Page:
Salt dough ornaments are one of those crafts that look easy and fun to make…and they actually ARE. They also keep my kids occupied for hours, which feels like a major parenting win during the chaos of Christmas.
In between sports and school they plop down at the table and pick up a brush and paint the ornaments. I’ve been letting my OCD guard down and leaving the drop cloth on the kitchen table with all the supplies and just let them pick up where they left off with their creativity.
My inner clean freak is losing it a little, but I know that I will be so happy we did all of these next year when I am hanging them on the tree and lamenting about another year passing by. They really do provide such nostalgia and let me know what the kids were into that particular year. (Dinosaurs were a common thread for Shep this year while Odette seems to be having a Jackson Pollock moment.)
I can’t remember where I found the original recipe, but it’s morphed over the years and this is the version I’ve found to work best.
Here’s what you’ll need to make the dough:
- 4 cups of all-purpose flour
- 1 cup of salt
- 1 cup of tap water
And here’s what you need for the fun part:
- Assorted cookie cutters – I have round and fluted biscuit cutters plus a few holiday options (candy cane, snowflake, pine tree)
- Metal Straws – they’re perfect for making holes for ornament hook or ribbon.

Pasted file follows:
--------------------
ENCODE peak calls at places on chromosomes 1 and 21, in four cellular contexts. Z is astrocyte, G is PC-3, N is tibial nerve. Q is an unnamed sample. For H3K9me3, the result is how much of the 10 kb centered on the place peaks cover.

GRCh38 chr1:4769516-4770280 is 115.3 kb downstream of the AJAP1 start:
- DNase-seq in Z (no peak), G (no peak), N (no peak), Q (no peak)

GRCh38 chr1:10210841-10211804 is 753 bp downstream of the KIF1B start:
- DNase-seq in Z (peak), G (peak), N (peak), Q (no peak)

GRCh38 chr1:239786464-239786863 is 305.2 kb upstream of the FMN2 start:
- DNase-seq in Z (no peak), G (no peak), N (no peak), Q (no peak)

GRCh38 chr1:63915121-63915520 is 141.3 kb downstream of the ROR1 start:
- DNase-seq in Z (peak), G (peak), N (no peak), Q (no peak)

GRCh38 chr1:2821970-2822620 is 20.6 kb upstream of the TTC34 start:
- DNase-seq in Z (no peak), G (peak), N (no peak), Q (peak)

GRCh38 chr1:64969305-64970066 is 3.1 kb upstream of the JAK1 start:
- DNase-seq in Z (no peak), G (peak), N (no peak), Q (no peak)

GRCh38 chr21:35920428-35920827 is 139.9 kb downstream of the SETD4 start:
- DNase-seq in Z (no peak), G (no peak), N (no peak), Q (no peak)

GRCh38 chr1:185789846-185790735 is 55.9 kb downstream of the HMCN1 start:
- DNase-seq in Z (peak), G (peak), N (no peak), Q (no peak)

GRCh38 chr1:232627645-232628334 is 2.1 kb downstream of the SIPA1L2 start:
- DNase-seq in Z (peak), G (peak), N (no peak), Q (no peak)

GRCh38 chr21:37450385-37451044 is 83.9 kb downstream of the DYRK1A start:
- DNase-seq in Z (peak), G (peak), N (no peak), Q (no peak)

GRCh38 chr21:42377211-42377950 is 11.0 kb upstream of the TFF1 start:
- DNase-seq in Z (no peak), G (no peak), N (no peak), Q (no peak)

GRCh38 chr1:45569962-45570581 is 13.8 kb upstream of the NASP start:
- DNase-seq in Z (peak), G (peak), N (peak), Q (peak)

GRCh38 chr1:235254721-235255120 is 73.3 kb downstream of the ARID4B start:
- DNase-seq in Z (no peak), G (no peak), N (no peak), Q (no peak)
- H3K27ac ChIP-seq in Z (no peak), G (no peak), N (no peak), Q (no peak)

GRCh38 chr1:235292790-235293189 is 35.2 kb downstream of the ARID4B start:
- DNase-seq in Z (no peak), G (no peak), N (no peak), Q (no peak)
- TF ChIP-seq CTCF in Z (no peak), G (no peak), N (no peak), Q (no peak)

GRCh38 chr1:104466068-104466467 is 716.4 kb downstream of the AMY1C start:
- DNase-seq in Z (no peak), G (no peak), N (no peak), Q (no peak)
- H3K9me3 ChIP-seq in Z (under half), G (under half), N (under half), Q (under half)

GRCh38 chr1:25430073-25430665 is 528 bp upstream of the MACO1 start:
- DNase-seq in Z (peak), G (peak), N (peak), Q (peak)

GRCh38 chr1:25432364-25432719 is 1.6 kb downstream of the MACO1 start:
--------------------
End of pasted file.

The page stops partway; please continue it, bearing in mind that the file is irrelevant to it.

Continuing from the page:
- Any acrylic paints – there are even some paints with glitter in them, which you can use on top of any of the other acrylic colors once your first coat has dried
- Assorted small paint brushes – there are lots of brush sets for kids that aren’t terribly expensive. No need to pull out the Van Gogh set for this.
- Ribbon or twine
- Cookie cutters
- Paint brushes
- Rolling pin
- Cookie sheet
Preheat the oven to 200 degrees, then stir the ingredients together by hand or with a mixer and turn the dough out onto a floured countertop. It’ll be sticky, but freely add more flour if it’s unruly. Then roll the dough out to 1/4” – 1/2” thickness being careful not to get it too thin otherwise they’re tough to lift off the countertop and onto the cookie sheet. Grab your cookie cutters and start making shapes! Remember to use the straw to create the ornament holes before you bake—I’ve forgotten that step before…
Place the ornaments onto an ungreased cookie sheet—don’t worry about the spacing, this dough won’t rise much—and bake for 3 hours. I like to flip mine after the first hour to keep the ornament surfaces smooth, but it’s not a big deal if you forget this part. Let the baked ornaments cool for 20 minutes and then you’re ready to decorate!
For decorating, I cover the table in my go-to drop cloth and put out various paint colors in kid bowls or cups that I can easily wash when we’re done. A few cups of clean water are helpful for cleaning brushes otherwise it’s a good idea to designate a couple of brushes for each color and leave it at that.
For little ones who haven’t mastered the brush grip—or for those only mildly interested in participating—I pre-paint some ornaments a solid color (snowflakes white or pine trees green) so that we’re a little further on our way to success. Another sweet option: Press your little one’s hand into the dough to create little keepsake handprint ornament.
Once you’re finished with your creation let it dry for an hour or so and cut an 8”-10” piece of ribbon or twine and thread it through the hole. Tie a small knot and hang your ornaments from the tree, garland, doorknob…wherever you want to add a little holiday cheer.
I treasure the memories of making these ornaments with my family and friends and love seeing them hanging from the tree year after year.
What’s your favorite holiday tradition? Share it in the comments!